KTM Duke 690

Kevin Ash
KTM_Duke690_03

Nasty things, single-cylinder bikes. Reluctant to rev, not much power, unreliable idling, severe vibration and all this stuff about lugging them at low revs, well you can't when they're threatening to grenade the transmission.

They work on dirt bikes because they help improve traction, and being light they're easy to pick up when you drop them. Er... and that's it. Then BMW's G650GS came along and showed that it doesn't have to be that way. It's pretty light but doesn't mind revs, it's smooth even when you drop the revs right down, and thanks to a single's fuel efficiency, it uses hardly any petrol. There's reasonable power too, enough to make it a considered choice as a budget all-rounder.

And so it is with the latest Duke 690, the second single-cylinder bike which needs no apologies in more generously cylindered company, while making a slightly different case for the one pot motor. It's been thoroughly revised for 2012, to the point where KTM says more than 90 per cent of its components have been modified or renewed entirely, all with the aim of retaining its fun and raw edge while making it easier and more comfortable to use.

The cylinder head is the main engine change, now featuring a pair of spark plugs each with its own ignition map, combined with a full ride-by-wire throttle system. There are other changes to the exhaust and intake systems, service intervals are now at 6,000 miles (10,000km) and fuel consumption is claimed to be improved by 10 per cent. It was pretty good before - a single boasts lower internal friction than other engines so potentially it's the most economical layout.

The chassis gets more compliant suspension, KTM's excellent version of the Bosch 9th generation ABS system, which made its debut on the KTM 990 SM-T ABS, a Brembo radial front brake calliper and widely adjustable Dutch WP suspension, while the seat is more plush and 1.2in (30mm) lower than before.

The key though is how the engine overcomes the traditional single-cylinder limitations. For a start, it produces a serious amount of power, 69bhp (70PS, 51.5kW) at 7,500rpm and with a good spread of torque too, yet the bikes weighs only 330lb (149.5kg), an instant recipe for sharp handling and punchy performance.

Crucially, you don't have to compromise too much to make use of this output. From 3,000rpm upwards the engine is crisp and eager, catapulting you past cars without having to worry the gearbox too much, and the bike cruises along motorways with a surprisingly relaxed lope, accompanied by a pleasing purr from the exhaust. It's smooth too, the vibration effectively nulled by the counterbalance system.

It's still not quite there at lower revs though. Where the G650GS can be chugged down to 2,000rpm and trickled around town unfussily, the KTM starts to shudder through its transmission and become jerky when you're rolling along at low speed, in slow moving traffic for example. It's not obstructively unpleasant but it doesn't match the best in class in this respect, although a the heavier flywheel which might cure this would give the engine a duller response, and that would spoil the rest of the bike. The GS is the sensible older brother where the KTM, despite being civilised for 2012, is still the wild and edgy one you'd want a fun night out with.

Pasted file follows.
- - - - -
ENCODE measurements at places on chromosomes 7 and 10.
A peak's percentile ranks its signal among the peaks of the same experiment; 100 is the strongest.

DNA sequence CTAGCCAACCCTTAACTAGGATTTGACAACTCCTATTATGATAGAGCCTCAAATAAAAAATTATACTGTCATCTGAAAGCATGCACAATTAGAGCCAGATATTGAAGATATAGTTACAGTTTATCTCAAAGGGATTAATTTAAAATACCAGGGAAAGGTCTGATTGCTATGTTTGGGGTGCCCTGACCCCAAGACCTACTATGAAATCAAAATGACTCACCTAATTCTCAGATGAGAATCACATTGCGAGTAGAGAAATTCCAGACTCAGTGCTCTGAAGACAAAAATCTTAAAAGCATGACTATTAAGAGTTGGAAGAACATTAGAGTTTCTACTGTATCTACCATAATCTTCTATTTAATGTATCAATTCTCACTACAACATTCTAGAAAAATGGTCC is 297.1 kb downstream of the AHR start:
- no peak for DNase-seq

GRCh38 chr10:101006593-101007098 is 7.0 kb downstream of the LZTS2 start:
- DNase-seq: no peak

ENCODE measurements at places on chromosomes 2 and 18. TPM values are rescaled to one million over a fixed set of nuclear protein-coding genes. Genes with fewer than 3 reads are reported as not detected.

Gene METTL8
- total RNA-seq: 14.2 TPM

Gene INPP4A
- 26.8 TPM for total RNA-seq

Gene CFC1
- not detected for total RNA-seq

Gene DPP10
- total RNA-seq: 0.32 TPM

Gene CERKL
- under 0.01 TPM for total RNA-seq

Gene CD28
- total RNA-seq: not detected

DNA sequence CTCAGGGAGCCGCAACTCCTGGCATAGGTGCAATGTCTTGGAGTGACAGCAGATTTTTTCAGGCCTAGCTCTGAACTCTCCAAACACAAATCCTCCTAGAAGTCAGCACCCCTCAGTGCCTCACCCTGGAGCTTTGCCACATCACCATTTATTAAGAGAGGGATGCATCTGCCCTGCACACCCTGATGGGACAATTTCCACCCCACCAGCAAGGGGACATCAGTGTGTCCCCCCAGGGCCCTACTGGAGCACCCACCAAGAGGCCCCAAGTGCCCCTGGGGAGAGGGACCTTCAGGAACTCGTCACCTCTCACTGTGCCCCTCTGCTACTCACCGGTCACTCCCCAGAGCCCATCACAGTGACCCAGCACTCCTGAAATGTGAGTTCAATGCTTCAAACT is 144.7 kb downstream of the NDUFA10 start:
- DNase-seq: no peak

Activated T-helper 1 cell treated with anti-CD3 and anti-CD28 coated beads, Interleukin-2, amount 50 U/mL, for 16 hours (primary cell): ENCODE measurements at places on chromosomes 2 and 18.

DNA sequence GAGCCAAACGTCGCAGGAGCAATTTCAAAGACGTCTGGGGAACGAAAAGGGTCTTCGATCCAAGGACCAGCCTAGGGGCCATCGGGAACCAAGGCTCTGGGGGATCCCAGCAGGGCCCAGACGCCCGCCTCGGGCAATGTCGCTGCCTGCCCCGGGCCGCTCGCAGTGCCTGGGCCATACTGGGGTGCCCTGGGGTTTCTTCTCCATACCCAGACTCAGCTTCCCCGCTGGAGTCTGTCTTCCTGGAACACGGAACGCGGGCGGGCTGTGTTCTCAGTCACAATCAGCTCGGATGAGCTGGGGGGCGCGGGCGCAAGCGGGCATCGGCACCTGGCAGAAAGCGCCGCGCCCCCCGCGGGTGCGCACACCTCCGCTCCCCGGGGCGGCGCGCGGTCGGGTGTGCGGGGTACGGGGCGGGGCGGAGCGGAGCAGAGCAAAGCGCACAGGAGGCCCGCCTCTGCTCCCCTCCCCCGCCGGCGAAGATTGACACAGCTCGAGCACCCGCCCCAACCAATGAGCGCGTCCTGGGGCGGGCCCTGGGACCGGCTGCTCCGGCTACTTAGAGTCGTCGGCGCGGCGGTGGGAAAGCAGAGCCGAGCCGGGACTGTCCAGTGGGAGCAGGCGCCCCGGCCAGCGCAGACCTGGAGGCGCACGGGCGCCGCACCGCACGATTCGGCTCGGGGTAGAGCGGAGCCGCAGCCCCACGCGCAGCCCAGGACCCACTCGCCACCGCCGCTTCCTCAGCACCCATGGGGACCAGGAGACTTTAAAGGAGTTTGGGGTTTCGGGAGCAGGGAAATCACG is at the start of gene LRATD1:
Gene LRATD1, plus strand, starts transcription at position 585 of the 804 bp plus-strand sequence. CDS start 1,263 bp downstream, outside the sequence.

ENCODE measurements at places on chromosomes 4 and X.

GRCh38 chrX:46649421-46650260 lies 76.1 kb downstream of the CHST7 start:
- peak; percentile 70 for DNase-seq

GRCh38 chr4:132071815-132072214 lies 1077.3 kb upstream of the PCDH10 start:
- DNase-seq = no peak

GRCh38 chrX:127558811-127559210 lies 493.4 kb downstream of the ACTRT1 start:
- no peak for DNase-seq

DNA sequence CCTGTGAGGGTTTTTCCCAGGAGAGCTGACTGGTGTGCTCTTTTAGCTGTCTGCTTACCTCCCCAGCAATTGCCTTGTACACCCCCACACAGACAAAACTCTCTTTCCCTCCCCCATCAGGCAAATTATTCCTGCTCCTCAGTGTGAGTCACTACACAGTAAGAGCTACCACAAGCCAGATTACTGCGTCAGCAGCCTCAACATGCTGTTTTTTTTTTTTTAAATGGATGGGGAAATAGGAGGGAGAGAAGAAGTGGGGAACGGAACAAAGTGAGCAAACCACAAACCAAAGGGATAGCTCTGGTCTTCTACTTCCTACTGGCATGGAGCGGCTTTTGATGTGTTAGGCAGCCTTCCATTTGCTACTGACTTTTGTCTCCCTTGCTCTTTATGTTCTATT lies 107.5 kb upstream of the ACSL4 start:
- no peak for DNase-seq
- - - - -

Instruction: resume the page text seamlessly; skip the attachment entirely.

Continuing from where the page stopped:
The economy still impresses, however. You have to work the bike hard to drop it below 50mpg (17.7km/l, 5.65l/100km, 42mpg US), while a decent motorway pace is still rewarded with more than 60mpg (21.2km/l, 4.7l/100km, 50mpg US), and general everyday riding, in town use included, should still you achieving the high 50s to the gallon. It's very close to the outstanding BMW in this respect, possibly even as good except that the KTM is a more exciting machine and the urge is stronger to open the throttle and brake late more than you need to. That's not a failing is it?

It's a very compact machine, to the point where 6'3" (1.91m) me felt a little oversized on it, but it really is a delight to chuck around tight corners and flick side to side on sinuous country roads. The suspension can feel too soft at times, and although the adjusters do their job, when set up more tautly the ride becomes harsh, but KTM has certainly achieved its aim of enhancing the all-round appeal without diluting the core wild side to any great extent. You could even go touring on the Duke, if you don't mind the lack of wind protection, it's comfortable enough and the 3.1 gallon (14l, 3.7 gallons US) tank is good for 180 miles (290km) or more. What a shame though there's no fuel gauge, just a warning light when the level's low.

Great fun then and a fine all round bike, but at the price there are plenty of twins with stronger performance. They all weigh more, but you get more horsepower too - the Triumph Street Triple is a prime example, only £300 more, just as much fun and more versatile with it. Or a Suzuki Gladius will save you £1,000 and you'll hardly suffer for that.

Specifications
Model tested: KTM Duke 690
Price: £6,595
Available: now
Engine: single cylinder, liquid cooled, dohc 4v, 690cc
Power: 69hp (70PS, 51.5kW) @ 7,500rpm
Torque: 52lb.ft (7.2kgm, 70.5Nm) @ 5,500rpm
Economy: 58mpg (20.5km/l, 4.9l/100km, 48mpg US) test average
Tank/Range: 3.1 gallons (14 litres) / 180 miles (290km)
Transmission: Six-speed, chain drive
Chassis: tubular steel trellis
Seat height: 32.9in (835mm)
Wheelbase: 57.7in (1466mm)
Rake/trail: 26.5 °/4.53in
Weight: 330lb (149.5kg) wet, no fuel

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